Stroke is the most common cause of adult neurological disability and the second commonest cause of death, at an estimated direct annual cost of ~£4.5 billion in the UK alone. The severity of a stroke is highly dependent on which part of the brain is damaged. Simple measurements like stroke size are insufficient to predict outcomes. The complex relationship between stroke anatomy and outcome is a major obstacle to optimal care, especially in the initial hospital phase of most critical interventions. Our work aims to generate probabilistically qualified predictions from high-dimensional models based on dynamically updated, large-scale historical data. We will be working on the Wellcome-Funded High-Dimensional Neurology project in collaboration with UCL to combine both our expertise and the large clinical datasets held by our respective hospitals. The picture shows how a model for a simple stroke outcome can make use of complex data from brain imaging. The red and blue cones show that different parts of the brain make different and sometimes opposite contributions to a predictive model.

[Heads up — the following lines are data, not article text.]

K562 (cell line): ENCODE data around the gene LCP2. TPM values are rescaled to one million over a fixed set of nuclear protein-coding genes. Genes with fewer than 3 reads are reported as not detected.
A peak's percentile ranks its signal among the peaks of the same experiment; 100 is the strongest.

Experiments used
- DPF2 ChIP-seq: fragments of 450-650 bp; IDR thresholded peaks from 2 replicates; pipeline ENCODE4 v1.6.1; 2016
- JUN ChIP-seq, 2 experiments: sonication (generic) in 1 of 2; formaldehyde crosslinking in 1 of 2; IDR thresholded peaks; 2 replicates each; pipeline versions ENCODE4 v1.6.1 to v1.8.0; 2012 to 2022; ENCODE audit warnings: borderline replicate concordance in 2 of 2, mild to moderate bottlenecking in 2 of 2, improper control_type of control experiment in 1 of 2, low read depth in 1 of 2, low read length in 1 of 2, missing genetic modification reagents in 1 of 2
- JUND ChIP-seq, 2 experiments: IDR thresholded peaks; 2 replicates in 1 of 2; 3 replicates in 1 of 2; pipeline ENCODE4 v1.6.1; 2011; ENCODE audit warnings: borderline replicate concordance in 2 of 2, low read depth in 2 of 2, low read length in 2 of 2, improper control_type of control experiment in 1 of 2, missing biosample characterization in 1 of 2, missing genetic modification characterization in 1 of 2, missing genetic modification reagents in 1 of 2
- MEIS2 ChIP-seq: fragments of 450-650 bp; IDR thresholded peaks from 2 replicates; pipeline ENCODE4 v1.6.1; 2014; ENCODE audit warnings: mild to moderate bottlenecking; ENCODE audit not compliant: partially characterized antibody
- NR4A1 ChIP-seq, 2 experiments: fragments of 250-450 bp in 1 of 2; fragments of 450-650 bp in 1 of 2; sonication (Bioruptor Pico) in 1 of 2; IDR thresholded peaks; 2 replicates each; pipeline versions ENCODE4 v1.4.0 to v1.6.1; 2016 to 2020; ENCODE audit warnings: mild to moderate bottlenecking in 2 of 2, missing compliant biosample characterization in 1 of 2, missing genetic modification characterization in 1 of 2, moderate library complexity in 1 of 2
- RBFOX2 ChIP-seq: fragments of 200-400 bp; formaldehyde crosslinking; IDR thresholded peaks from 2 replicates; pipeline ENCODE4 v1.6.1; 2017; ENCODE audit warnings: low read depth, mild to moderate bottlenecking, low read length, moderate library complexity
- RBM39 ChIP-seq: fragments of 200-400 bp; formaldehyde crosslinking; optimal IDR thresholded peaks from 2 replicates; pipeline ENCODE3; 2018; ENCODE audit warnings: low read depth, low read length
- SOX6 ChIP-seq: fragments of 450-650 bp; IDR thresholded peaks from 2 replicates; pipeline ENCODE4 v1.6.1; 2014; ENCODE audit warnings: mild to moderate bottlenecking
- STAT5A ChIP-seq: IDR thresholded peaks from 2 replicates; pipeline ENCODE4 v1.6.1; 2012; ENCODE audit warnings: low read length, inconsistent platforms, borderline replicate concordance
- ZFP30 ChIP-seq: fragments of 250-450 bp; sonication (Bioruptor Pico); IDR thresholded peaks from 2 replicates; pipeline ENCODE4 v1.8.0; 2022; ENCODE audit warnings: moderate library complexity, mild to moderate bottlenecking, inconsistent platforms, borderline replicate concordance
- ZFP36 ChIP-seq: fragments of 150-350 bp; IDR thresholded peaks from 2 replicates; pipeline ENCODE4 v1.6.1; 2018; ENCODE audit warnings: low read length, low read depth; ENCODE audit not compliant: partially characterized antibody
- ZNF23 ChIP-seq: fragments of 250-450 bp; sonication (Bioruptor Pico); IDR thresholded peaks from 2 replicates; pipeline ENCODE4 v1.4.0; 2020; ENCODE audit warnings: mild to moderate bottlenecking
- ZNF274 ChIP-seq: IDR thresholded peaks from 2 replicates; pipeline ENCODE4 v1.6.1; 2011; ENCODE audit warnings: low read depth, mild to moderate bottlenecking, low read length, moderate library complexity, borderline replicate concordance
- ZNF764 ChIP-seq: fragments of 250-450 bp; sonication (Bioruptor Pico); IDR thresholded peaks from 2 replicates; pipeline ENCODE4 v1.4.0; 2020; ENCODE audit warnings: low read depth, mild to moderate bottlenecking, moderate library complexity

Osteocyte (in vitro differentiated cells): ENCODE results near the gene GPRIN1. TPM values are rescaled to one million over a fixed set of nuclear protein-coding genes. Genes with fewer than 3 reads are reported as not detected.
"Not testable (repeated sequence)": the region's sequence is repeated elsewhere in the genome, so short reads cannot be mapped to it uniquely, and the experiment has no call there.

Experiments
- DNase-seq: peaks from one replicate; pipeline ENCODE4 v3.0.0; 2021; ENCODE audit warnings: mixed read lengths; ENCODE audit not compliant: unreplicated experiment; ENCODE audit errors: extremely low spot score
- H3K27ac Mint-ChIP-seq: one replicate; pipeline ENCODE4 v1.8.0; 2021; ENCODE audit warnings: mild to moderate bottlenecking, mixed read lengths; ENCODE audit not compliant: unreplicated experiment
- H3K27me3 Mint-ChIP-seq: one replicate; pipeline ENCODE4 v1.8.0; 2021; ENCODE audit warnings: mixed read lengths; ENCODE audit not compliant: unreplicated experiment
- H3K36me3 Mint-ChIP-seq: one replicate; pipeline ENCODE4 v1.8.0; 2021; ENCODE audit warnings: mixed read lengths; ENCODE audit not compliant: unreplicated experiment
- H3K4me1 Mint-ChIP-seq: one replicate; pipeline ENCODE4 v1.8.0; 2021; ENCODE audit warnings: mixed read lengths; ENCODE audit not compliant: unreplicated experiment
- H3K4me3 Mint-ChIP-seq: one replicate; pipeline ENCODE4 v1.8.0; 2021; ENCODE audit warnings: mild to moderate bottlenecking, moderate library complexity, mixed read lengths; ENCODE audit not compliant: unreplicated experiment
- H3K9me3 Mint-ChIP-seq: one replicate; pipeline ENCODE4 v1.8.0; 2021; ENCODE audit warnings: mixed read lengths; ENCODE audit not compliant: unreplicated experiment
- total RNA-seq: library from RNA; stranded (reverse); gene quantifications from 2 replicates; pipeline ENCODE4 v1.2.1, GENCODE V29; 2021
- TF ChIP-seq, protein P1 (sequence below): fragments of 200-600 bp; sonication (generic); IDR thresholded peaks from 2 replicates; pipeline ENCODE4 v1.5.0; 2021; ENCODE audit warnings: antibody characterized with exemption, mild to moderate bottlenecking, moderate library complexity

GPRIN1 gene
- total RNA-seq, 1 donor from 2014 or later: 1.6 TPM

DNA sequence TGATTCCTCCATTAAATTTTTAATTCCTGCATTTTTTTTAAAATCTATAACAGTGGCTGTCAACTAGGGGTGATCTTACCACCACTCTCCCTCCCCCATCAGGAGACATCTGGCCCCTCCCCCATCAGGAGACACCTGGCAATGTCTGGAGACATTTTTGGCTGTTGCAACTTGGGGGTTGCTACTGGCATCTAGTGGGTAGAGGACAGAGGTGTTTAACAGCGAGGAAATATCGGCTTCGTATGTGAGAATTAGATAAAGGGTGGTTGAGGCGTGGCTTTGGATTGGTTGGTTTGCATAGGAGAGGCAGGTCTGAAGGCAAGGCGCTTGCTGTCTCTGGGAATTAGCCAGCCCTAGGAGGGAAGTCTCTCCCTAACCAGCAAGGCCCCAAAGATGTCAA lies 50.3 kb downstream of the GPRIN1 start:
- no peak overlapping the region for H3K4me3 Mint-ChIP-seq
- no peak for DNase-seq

Of patients arriving at the stroke unit, on average 85% turn out to have an ischaemic stroke, in which part of the brain is damaged by having its blood supply cut off. Slightly less common are haemorrhages, where a blood vessel ruptures. Both ischaemic and haemorrhagic stroke can be identified in CT or MRI brain scans. Some patients have a transient ischaemic attack, where the blood supply is briefly disrupted, causing stroke symptoms for less than 24 hours and not causing any lasting damage visible on CT or MRI. Nonetheless, these patients may be at greater risk of a stroke in future. Still other patients have neurological symptoms not caused by stroke. For example, delirium as a syndrome used to describe acute neurological impairment in the absence of stroke and is often due to the strain of multiple pathologies flairing up. Our work aims to understand how brain imaging and the complex array of other clinical data can help us distinguish between these conditions and, perhaps most importantly, predict future outcomes so clinicians can better tailor treatment to individual patients.